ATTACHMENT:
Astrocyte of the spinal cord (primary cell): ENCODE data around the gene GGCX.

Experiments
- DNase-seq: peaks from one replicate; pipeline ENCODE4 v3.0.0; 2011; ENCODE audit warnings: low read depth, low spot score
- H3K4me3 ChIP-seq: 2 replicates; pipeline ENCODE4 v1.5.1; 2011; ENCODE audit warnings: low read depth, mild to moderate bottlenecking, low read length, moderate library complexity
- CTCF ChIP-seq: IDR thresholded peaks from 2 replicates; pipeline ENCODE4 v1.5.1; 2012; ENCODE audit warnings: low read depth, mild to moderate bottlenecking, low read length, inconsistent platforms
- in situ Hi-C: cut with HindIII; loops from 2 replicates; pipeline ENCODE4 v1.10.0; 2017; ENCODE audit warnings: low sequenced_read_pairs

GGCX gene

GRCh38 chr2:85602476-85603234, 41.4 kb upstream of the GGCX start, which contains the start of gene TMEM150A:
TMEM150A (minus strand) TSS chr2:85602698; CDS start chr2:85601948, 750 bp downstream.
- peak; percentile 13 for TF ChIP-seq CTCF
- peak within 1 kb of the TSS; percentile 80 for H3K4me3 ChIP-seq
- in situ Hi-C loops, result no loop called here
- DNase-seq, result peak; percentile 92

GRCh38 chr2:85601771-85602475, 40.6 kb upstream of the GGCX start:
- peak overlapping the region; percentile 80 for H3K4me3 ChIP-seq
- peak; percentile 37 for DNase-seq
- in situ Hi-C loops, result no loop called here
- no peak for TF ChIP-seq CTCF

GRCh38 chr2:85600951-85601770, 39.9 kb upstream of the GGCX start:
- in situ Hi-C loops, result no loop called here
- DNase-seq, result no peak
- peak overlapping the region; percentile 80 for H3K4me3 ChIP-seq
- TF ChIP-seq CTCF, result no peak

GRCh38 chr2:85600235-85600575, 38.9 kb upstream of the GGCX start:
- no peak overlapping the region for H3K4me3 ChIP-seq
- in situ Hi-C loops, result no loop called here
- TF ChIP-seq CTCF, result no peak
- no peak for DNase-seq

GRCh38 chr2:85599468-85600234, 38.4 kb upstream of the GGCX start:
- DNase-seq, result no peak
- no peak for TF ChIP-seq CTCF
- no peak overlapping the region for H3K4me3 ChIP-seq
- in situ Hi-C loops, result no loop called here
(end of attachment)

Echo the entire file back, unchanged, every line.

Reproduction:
Astrocyte of the spinal cord (primary cell): ENCODE data around the gene GGCX.

Experiments
- DNase-seq: peaks from one replicate; pipeline ENCODE4 v3.0.0; 2011; ENCODE audit warnings: low read depth, low spot score
- H3K4me3 ChIP-seq: 2 replicates; pipeline ENCODE4 v1.5.1; 2011; ENCODE audit warnings: low read depth, mild to moderate bottlenecking, low read length, moderate library complexity
- CTCF ChIP-seq: IDR thresholded peaks from 2 replicates; pipeline ENCODE4 v1.5.1; 2012; ENCODE audit warnings: low read depth, mild to moderate bottlenecking, low read length, inconsistent platforms
- in situ Hi-C: cut with HindIII; loops from 2 replicates; pipeline ENCODE4 v1.10.0; 2017; ENCODE audit warnings: low sequenced_read_pairs

GGCX gene

GRCh38 chr2:85602476-85603234, 41.4 kb upstream of the GGCX start, which contains the start of gene TMEM150A:
TMEM150A (minus strand) TSS chr2:85602698; CDS start chr2:85601948, 750 bp downstream.
- peak; percentile 13 for TF ChIP-seq CTCF
- peak within 1 kb of the TSS; percentile 80 for H3K4me3 ChIP-seq
- in situ Hi-C loops, result no loop called here
- DNase-seq, result peak; percentile 92

GRCh38 chr2:85601771-85602475, 40.6 kb upstream of the GGCX start:
- peak overlapping the region; percentile 80 for H3K4me3 ChIP-seq
- peak; percentile 37 for DNase-seq
- in situ Hi-C loops, result no loop called here
- no peak for TF ChIP-seq CTCF

GRCh38 chr2:85600951-85601770, 39.9 kb upstream of the GGCX start:
- in situ Hi-C loops, result no loop called here
- DNase-seq, result no peak
- peak overlapping the region; percentile 80 for H3K4me3 ChIP-seq
- TF ChIP-seq CTCF, result no peak

GRCh38 chr2:85600235-85600575, 38.9 kb upstream of the GGCX start:
- no peak overlapping the region for H3K4me3 ChIP-seq
- in situ Hi-C loops, result no loop called here
- TF ChIP-seq CTCF, result no peak
- no peak for DNase-seq

GRCh38 chr2:85599468-85600234, 38.4 kb upstream of the GGCX start:
- DNase-seq, result no peak
- no peak for TF ChIP-seq CTCF
- no peak overlapping the region for H3K4me3 ChIP-seq
- in situ Hi-C loops, result no loop called here